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Burg Goes to Washington for Talks with Egyptians, U.S. on Resuming Palestinian Autonomy Negotiations

June 30, 1980
See Original Daily Bulletin From This Date

Interior Minister Yosef Burg, Israel’s chief negotiator in the autonomy talks, left for Washington today for a series of meetings aimed at re-starting the negotiations which were suspended by President Anwar Sodat on May 15.

He is to meet with Egypt’s principal negotiator, Foreign Minster Kamal Hassan Ali and U.S. special Ambassador Sol Linowitz Wednesday and Thursday in what has been described as an attempt to reach agreement on a date for resuming the stalled talks. Burg and Ali are also expected to meet with Secretary of State Edmund Muskie and possibly with President Carter:

Burg, who departed with the good wishes of Premier Menachem Begin and the Cabinet, was disturbed by what he claimed was a pre-talks “atmosphere” engendered by Egypt to put Israel “on the defensive.” He attributed this to a leak to the Israeli media last week of what he said was on uncrystallized Israeli plan for security arrangements on the West Bank after autonomy was implemented. The plan drew negative reactions from Cairo and Washington. Burg denounced the leak and said those responsible should be punished.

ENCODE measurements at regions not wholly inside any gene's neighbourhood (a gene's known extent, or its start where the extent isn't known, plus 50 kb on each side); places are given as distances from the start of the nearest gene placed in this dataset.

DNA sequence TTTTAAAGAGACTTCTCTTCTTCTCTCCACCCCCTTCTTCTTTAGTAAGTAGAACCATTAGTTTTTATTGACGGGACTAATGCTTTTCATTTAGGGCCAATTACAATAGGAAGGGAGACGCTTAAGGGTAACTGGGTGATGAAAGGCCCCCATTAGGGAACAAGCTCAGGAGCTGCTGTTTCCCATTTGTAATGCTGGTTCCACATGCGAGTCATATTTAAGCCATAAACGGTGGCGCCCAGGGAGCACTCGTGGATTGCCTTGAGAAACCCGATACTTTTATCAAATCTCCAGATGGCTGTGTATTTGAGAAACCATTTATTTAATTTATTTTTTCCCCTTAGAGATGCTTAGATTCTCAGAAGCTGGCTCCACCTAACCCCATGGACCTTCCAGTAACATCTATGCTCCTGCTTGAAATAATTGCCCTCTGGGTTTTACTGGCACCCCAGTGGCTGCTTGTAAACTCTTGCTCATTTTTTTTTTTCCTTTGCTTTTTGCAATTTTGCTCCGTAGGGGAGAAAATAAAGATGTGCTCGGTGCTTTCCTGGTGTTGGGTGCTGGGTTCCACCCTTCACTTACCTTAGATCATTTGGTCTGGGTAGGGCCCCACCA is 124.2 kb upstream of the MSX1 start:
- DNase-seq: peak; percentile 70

The initial Egyptian response, voiced by Ali Friday was that the reported Israeli plan was a “contradiction to Camp David.” But after consultations with Sodat, the Egyptian Foreign Minister told reporters yesterday that Egypt would “wait and see” if there was a change in the Israeli attitude.


The leaked plan calls for Israeli forces to withdraw from towns and other Arab populated areas of the West Bank but to remain close by to intervene in case of disorders. The army would continue to be deployed along all strategic roads and junctions. It would occupy the Jordan Valley and high ground in the Samaria district. Its movements would be entirely free and at the sole discretion of Israel with no reference to the Arab self-governing authority.

Jewish settlements on the West Bank would be linked together by Israeli armed forces and Israel would continue to control the air space over the territory. There would be an overall reduction of Israel’s armed forces on the West Bank as stipulated by the Camp David agreements.

In a radio interview Friday, Burg described the purpose of his mission to Washington as “rethreading the needle after the cotton has broken. “He stressed that he was not authorized to enter into any substantive negotiations during his trip.

In an interview published in Hoaretz today, Burg said he did not know what proposals the other side would want to raise when the talks are resumed and therefore he would adopt a flexible approach. His main assignment, he said, was to fix a date for a formal resumption of the autonomy negotiations, to work out a timetable and to determine which issues were to be discussed and at what levels of committees and subcommittees.

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